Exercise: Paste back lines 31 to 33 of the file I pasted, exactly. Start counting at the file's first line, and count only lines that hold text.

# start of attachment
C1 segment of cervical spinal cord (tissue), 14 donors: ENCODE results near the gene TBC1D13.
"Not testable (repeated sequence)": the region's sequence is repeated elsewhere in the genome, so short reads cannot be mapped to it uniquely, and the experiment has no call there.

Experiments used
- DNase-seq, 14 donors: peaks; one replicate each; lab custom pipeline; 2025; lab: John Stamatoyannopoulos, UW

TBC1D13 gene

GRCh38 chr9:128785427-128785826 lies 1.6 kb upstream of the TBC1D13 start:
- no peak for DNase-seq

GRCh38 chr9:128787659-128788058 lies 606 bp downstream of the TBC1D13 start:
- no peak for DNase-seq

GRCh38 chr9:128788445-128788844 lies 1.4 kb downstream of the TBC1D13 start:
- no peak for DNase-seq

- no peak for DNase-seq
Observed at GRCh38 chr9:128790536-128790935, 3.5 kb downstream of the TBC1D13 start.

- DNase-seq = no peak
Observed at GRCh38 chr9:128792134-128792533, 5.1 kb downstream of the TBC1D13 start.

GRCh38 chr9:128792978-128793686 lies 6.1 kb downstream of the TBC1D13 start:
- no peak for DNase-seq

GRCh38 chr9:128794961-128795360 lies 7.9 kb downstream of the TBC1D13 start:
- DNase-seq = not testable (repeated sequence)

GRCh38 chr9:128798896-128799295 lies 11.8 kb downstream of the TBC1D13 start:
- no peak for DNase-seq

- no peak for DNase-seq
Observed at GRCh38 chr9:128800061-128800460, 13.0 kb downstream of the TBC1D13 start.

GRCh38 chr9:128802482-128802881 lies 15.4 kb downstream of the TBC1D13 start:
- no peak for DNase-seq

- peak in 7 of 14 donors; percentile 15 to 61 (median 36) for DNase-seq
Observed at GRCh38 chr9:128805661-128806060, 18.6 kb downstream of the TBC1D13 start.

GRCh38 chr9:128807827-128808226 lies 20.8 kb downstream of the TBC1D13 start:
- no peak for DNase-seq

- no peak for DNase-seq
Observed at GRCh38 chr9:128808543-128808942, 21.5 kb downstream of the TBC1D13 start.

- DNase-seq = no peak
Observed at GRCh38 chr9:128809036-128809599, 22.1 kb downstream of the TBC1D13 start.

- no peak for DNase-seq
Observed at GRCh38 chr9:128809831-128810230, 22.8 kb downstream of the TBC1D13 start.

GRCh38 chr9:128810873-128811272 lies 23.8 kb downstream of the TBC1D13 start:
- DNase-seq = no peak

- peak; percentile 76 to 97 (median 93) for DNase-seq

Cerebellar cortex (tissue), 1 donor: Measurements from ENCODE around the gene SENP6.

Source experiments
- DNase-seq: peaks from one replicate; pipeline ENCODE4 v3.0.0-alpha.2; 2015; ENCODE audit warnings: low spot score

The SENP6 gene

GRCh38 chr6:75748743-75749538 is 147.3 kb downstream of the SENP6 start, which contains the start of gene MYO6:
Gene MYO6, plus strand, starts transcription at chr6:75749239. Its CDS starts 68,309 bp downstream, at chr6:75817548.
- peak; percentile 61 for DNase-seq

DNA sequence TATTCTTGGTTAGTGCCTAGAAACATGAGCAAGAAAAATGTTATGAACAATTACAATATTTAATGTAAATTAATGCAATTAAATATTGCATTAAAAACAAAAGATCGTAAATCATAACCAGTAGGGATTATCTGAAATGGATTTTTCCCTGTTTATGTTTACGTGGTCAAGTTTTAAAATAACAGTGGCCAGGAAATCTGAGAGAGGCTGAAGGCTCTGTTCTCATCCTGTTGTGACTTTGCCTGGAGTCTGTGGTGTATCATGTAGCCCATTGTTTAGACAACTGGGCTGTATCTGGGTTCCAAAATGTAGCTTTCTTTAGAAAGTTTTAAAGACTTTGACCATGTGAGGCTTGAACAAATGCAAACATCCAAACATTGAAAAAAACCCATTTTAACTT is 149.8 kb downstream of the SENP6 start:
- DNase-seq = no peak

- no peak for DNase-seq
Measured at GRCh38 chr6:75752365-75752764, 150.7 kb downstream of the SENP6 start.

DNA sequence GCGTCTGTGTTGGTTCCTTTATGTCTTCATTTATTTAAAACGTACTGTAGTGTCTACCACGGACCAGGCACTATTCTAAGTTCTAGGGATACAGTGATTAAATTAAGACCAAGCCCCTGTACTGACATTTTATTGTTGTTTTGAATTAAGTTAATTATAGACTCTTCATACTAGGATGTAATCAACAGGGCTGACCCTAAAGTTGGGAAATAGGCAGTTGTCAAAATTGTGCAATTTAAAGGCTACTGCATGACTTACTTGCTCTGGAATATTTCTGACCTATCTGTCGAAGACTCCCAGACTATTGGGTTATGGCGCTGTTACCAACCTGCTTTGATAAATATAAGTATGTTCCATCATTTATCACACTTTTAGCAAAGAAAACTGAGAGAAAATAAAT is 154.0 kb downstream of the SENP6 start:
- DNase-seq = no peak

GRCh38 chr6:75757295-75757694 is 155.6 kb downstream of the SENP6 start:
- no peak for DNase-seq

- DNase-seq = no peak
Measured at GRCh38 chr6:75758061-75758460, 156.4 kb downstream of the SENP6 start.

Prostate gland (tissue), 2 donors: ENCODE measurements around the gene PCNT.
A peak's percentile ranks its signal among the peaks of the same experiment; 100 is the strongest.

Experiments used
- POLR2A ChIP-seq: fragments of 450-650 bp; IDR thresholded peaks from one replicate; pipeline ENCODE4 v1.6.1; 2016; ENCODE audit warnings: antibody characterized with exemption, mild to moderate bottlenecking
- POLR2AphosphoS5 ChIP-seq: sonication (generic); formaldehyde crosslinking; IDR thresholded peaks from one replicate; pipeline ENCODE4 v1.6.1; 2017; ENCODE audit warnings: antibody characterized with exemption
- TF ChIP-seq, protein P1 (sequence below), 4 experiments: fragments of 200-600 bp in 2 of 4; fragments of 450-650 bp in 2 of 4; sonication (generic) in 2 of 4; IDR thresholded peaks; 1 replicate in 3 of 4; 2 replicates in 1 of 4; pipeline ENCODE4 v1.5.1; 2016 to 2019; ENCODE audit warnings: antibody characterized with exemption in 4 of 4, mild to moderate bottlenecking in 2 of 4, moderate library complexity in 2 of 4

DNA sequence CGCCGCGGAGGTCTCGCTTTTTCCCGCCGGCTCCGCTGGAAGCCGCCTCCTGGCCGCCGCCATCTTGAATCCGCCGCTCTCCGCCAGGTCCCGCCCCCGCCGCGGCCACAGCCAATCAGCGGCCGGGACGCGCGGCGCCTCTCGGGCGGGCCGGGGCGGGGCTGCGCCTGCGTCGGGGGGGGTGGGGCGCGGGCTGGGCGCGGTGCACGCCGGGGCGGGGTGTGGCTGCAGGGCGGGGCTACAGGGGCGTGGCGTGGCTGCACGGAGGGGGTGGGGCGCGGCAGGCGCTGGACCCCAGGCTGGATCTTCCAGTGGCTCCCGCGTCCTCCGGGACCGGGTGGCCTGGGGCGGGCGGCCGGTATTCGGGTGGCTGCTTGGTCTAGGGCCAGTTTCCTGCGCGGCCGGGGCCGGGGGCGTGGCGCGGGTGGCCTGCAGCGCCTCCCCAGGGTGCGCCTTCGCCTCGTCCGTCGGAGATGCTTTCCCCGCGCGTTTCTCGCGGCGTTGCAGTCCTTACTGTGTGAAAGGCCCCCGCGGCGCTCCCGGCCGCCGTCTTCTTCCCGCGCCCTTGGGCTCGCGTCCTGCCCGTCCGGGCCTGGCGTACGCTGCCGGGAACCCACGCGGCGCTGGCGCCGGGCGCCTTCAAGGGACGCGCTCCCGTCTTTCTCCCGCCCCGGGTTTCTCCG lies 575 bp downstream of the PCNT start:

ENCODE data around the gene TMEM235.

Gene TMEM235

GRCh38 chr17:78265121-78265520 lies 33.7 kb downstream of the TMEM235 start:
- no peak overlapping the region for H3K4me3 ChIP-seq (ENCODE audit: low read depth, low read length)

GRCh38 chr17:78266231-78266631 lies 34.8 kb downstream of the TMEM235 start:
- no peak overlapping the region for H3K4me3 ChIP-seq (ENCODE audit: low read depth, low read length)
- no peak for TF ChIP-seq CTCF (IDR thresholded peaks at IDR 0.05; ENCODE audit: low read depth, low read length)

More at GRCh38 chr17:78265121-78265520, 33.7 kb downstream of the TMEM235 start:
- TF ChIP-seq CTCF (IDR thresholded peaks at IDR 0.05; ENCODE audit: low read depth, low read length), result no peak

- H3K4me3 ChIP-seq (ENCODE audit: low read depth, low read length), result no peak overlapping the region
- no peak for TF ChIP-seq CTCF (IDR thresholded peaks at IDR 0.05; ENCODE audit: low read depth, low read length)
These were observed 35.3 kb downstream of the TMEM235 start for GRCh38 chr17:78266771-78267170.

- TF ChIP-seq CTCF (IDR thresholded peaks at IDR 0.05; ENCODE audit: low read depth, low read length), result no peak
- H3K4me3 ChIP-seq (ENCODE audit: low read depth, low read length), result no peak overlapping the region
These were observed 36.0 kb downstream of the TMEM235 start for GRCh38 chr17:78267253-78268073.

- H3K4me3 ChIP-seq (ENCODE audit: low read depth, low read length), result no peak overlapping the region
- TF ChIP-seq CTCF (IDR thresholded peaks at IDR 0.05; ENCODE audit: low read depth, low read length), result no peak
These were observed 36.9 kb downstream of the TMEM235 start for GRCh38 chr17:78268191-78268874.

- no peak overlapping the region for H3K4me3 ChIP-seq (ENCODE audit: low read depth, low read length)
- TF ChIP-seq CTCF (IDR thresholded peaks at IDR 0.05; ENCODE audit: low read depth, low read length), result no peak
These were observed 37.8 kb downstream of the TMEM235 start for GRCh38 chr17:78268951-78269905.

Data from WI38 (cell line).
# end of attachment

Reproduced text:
Observed at GRCh38 chr9:128808543-128808942, 21.5 kb downstream of the TBC1D13 start.

- DNase-seq = no peak
Observed at GRCh38 chr9:128809036-128809599, 22.1 kb downstream of the TBC1D13 start.